# Critical Behavior in Physics and Probabilistic Formal Languages

^{1}

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## Abstract

**:**

## 1. Introduction

## 2. Markov Implies Exponential Decay

**Theorem**

**1.**

**Theorem**

**2.**

**Corollary**

**1.**

## 3. Power Laws from Generative Grammar

#### 3.1. A Simple Recursive Grammar Model

#### 3.2. Further Generalization: Strongly Correlated Characters in Words

**Theorem**

**3.**

#### 3.3. Further Generalization: Bayesian Networks and Context-Free Grammars

- An alphabet $\mathcal{A}=A\cup T$, which consists of non-terminal symbols A and terminal symbols T.
- A set of production rules of the form $a\to B$, where the left-hand side $a\in A$ is always a single non-terminal character and B is a string consisting of symbols in $\mathcal{A}$.
- Probabilities associated with each production rule $P(a\to B)$, such that for each $a\in A$, ${\sum}_{B}P(a\to B)=1$.

## 4. Discussion

#### 4.1. Connection to Recurrent Neural Networks

#### 4.2. A New Diagnostic for Machine Learning

^{3}more parameters than our LSTM-RNN, it captures less than a fifth of the mutual information captured by the LSTM-RNN even at modest separations ≳5. This phenomenon is related to a classic result in the theory of formal languages: a context-free grammar

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- Why is natural language so hard? The old answer was that language is uniquely human. Our new answer is that at least part of the difficulty is that natural language is a critical system, with long-range correlations that are difficult for machines to learn.
- Why are machines bad at natural languages, and why are they good? The old answer is that Markov models are simply not brain/human-like, whereas neural nets are more brain-like and, hence, better. Our new answer is that Markov models or other one-dimensional models cannot exhibit critical behavior, whereas neural nets and other deep models (where an extra hidden dimension is formed by the layers of the network) are able to exhibit critical behavior.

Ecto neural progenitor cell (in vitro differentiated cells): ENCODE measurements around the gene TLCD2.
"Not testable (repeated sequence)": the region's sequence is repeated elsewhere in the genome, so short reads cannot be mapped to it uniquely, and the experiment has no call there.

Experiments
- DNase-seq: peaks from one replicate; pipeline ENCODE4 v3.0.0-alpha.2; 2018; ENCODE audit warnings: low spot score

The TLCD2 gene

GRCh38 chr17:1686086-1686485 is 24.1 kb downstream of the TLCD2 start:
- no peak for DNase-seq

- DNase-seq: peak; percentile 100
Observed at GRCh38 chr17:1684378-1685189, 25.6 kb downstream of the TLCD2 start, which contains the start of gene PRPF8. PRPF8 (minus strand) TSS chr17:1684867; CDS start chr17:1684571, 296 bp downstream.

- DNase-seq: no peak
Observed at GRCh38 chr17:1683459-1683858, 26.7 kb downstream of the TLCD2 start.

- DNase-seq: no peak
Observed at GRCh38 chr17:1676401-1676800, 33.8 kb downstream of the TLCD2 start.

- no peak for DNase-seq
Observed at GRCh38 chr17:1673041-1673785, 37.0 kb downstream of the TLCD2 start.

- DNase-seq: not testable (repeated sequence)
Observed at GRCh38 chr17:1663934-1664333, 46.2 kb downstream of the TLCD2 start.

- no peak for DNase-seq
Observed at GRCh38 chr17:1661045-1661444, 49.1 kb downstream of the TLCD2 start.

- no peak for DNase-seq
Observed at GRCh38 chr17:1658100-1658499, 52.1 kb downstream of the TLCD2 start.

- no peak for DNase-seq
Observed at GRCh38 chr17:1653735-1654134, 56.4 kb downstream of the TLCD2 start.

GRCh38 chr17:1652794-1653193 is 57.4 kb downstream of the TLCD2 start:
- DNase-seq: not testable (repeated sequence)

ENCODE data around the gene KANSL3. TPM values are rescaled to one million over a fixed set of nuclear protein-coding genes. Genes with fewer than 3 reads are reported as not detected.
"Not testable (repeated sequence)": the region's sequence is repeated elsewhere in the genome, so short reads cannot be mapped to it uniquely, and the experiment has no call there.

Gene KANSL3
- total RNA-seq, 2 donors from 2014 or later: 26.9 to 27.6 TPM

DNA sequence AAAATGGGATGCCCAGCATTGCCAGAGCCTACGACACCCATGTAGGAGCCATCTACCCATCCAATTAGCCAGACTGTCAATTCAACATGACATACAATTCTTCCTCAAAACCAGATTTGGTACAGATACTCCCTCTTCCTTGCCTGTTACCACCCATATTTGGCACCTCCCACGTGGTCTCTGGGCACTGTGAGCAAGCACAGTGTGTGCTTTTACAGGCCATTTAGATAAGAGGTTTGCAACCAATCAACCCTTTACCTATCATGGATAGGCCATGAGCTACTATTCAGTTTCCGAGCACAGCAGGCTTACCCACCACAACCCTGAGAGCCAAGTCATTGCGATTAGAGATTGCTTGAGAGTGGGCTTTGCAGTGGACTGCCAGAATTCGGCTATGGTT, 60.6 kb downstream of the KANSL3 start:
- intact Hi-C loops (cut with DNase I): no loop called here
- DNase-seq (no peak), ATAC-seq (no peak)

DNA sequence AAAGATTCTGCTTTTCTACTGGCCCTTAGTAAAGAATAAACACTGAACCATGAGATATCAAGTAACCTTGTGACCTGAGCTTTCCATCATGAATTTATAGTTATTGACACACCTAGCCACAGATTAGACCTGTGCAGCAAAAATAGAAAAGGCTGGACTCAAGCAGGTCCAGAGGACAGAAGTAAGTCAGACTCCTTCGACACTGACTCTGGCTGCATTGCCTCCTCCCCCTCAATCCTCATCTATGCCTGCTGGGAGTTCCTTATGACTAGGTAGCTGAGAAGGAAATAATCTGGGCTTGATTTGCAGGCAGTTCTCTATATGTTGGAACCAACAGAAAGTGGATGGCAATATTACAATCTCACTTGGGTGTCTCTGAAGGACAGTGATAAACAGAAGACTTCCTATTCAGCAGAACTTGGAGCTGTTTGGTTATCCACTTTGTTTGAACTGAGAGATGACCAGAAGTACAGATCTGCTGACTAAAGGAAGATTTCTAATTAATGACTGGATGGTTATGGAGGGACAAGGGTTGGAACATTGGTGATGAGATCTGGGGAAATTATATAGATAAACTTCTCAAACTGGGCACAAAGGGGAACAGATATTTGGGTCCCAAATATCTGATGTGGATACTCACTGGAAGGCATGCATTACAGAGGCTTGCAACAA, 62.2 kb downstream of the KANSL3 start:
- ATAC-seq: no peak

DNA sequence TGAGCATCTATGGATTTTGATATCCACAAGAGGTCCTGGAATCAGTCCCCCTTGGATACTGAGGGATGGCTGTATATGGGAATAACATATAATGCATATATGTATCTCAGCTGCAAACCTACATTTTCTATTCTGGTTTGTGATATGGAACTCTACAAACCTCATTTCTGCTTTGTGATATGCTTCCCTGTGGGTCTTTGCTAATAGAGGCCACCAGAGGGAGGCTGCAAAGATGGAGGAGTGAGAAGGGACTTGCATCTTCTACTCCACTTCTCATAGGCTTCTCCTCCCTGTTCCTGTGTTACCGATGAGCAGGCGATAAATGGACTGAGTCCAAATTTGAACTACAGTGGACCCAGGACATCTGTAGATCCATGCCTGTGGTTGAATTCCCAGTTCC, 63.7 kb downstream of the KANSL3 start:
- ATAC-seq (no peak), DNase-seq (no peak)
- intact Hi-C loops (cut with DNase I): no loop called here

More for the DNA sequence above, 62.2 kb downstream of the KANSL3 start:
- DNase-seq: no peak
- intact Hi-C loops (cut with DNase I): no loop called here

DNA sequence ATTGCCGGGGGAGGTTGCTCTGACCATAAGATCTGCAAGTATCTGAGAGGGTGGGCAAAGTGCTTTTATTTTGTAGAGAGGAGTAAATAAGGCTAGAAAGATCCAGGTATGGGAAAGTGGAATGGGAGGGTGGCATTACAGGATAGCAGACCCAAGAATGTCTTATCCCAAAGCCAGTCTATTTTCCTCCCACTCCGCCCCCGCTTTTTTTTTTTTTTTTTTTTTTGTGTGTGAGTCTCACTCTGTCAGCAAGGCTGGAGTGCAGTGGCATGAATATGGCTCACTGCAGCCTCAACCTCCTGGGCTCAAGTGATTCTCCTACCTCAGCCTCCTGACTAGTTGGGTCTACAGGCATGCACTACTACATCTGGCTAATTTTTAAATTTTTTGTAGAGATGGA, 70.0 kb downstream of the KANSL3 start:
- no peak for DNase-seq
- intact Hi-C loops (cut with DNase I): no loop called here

- How can we know when machines are bad or good? The old answer is to compute the loss function. Our new answer is to also compute the mutual information as a function of separation, which can immediately show how well the model is doing at capturing correlations on different scales.

## Acknowledgments

## Author Contributions

## Conflicts of Interest

## Appendix A. Properties of Rational Mutual Information

- Symmetry: for any two random variables X and Y, ${I}_{R}(X,Y)={I}_{R}(Y,X)$. The proof is straightforward:$$\begin{array}{cc}\hfill {I}_{R}(X,Y)=& \sum _{ab}\frac{P{(X=a,Y=b)}^{2}}{P(X=a)P(Y=b)}-1\hfill \\ \hfill =& \sum _{ba}\frac{P{(Y=b,X=a)}^{2}}{P(Y=b)P(X=a)}-1={I}_{R}(Y,X).\hfill \end{array}$$
- Upper bound to mutual information: The logarithm function satisfies $ln(1+x)\le x$ with equality if and only if (iff) $x=0$. Therefore, setting $x=\frac{P(a,b)}{P\left(a\right)P\left(b\right)}-1$ gives:$$\begin{array}{ll}I(X,Y)& =\u2329{\mathrm{log}}_{B}\frac{P(a,b)}{P\left(a\right)P\left(b\right)}\u232a\\ & =\frac{1}{lnB}\u2329ln\left[1+\left(\frac{P(a,b)}{P\left(a\right)P\left(b\right)}-1\right)\right]\u232a\\ & \le \frac{1}{lnB}\u2329\frac{P(a,b)}{P\left(a\right)P\left(b\right)}-1\u232a=\frac{{I}_{R}(X,Y)}{lnB}.\end{array}$$Hence, the rational mutual information ${I}_{R}\ge IlnB$ with equality iff $I=0$ (or simply, ${I}_{R}\ge I$, if we use the natural logarithm base $B=e$).
- Non-negativity: It follows from the above inequality that ${I}_{R}(X,Y)\ge 0$ with equality iff $P(a,b)=P\left(a\right)P\left(b\right)$, since ${I}_{R}=I=0$ iff $P(a,b)=P\left(a\right)P\left(b\right)$. Note that this short proof is only possible because of the information inequality $I\ge 0$. From the definition of ${I}_{R}$, it is only obvious that ${I}_{R}\ge -1$; information theory gives a much tighter bound. Our Findings 1–3 can be summarized as follows:$${I}_{R}(X,Y)={I}_{R}(Y,X)\ge I(X,Y)\ge 0,$$
- Generalization: Note that if we view the mutual information as the divergence between two joint probability distributions, we can generalize the notion of rational mutual information to that of rational divergence:$${D}_{R}\left(p\right|\left|q\right)=\u2329\frac{p}{q}\u232a-1,$$The $\alpha $-divergence is itself a special case of so-called f-divergences [55,56,57]:$${D}_{f}\left(p\right|\left|q\right)=\sum {p}_{i}f({q}_{i}/{p}_{i}),$$Note that as it is written, p could be any probability measure on either a discrete or continuous space. The above results can be trivially modified to show that ${D}_{R}\left(p\right|\left|q\right)\ge {D}_{KL}\left(p\right|\left|q\right)$ and, hence, ${D}_{R}\left(p\right|\left|q\right)\ge 0$, with equality iff $p=q$.

## Appendix B. General Proof for Markov Processes

#### Appendix B.1. The Degenerate Case

#### Appendix B.2. The Reducible Case

#### Appendix B.3. The Periodic Case

#### Appendix B.4. The n > 1 Case

#### Appendix B.5. The Detailed Balance Case

#### Appendix B.6. Hidden Markov Model

## Appendix C. Power Laws for Generative Grammars

#### Appendix C.1. Detailed Evaluation of the Normalization